Things the fishing industry needs to know: You have noticed that the water has seemed murkier in some areas lately; in some places it almost looks red. You have also seen dead fish in the waters – not very appealing to those tourists on your day trips. You were just told by one of your restaurant customers that they will no longer be purchasing any of your shellfish until you can provide proof that they are not “bad.”

Habport Country Club Owner
The country club owner runs a beautiful 9-hole golf course along the coast. Although it is only 9 holes, it is a favorite spot for tourists. Many visitors to Habport plan their visits around the annual Habport Open in August. People make reservations a year in advance due to the popularity of the event. One reason for its popularity is that all money raised by the Habport Country Club during the event is donated to the local Community Center.

Things the golf course owner needs to know: Over the past 3 days, you have received several phone calls from people asking about the safety of the local waters and questioning whether they should come to the Habport Open scheduled in 2 weeks. One foursome has already cancelled their reservation.

Manager of Wastewater Treatment Plant
The manager of the wastewater treatment plant runs the local office located on the outskirts of Habport. The plant processes the wastewater produced by Habport and returns the cleaned water to the environment, or reuses it for irrigation and landscaping Although the plant is in operation year-round, it experiences a greater demand during the tourism season when the population of the town has been known to increase by a power of ten.

Things the manager needs to know: The state office of environmental quality inspects your plant every 3 years. You have passed every inspection with flying colors since you have been manager. During your last inspection, you discussed the increasing population of Habport and the possible need for a facility that has a greater capacity.

Organic Farmer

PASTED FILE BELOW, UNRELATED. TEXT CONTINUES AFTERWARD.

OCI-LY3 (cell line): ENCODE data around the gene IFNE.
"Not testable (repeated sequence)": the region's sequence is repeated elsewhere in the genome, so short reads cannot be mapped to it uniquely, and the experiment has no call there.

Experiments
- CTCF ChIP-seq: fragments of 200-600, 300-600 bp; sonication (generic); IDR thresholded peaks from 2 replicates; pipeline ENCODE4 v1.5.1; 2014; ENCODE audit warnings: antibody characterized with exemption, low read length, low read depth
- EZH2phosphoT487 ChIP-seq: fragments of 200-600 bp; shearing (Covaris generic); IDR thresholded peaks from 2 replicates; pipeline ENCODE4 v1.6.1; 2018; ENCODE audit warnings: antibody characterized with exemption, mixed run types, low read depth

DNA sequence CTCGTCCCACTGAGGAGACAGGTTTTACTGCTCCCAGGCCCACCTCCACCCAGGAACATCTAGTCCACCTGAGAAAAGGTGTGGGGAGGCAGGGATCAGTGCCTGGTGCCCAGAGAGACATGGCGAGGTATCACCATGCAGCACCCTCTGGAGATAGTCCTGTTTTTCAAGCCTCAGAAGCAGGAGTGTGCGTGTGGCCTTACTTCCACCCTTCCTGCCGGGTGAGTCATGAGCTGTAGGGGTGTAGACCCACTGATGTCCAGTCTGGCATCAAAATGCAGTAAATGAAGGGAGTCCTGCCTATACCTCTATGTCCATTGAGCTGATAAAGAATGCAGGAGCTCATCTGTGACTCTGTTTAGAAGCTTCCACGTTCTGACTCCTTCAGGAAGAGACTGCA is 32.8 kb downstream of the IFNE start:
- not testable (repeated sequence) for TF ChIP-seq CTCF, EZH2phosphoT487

The organic farmer runs a certified organic farm on the outskirts of Habport. You have dairy cows, chickens, and various crops. Most of your income is derived from selling your products in local and regional stores; however, you also supply many of the local restaurants with organic products – a feature which has become very popular on the local restaurant menus over the past few years.

Things the farmer needs to know: You have been farming your land organically for the past 10 years. You only recently acquired your dairy cows (3 years ago).

Concerned Citizens (remainder of class or another class)
The concerned citizens are residents of Habport. You are attending the meeting out of concern for your town. At some point during the meeting, you will have the opportunity to ask questions of the meeting participants and to propose your own ideas on possible solutions.

Things the citizens need to know: What you know of the algal bloom is what you have read in the newspapers and seen on the news. Some of you may have noticed signs of the bloom around town. You have several interests which include, but are not restricted to: (1) the health of your families, (2) the stability of your income, (3) the local environment, and (4) the economic survival of your town.

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This table summarizes the McREL science standards that are met through this lesson. To see a detailed list of standards that this lesson addresses, please click here.

Grade Level
Primary (K-2)  
Elementary (3-5)  
Middle (6-8)
High School (9-12)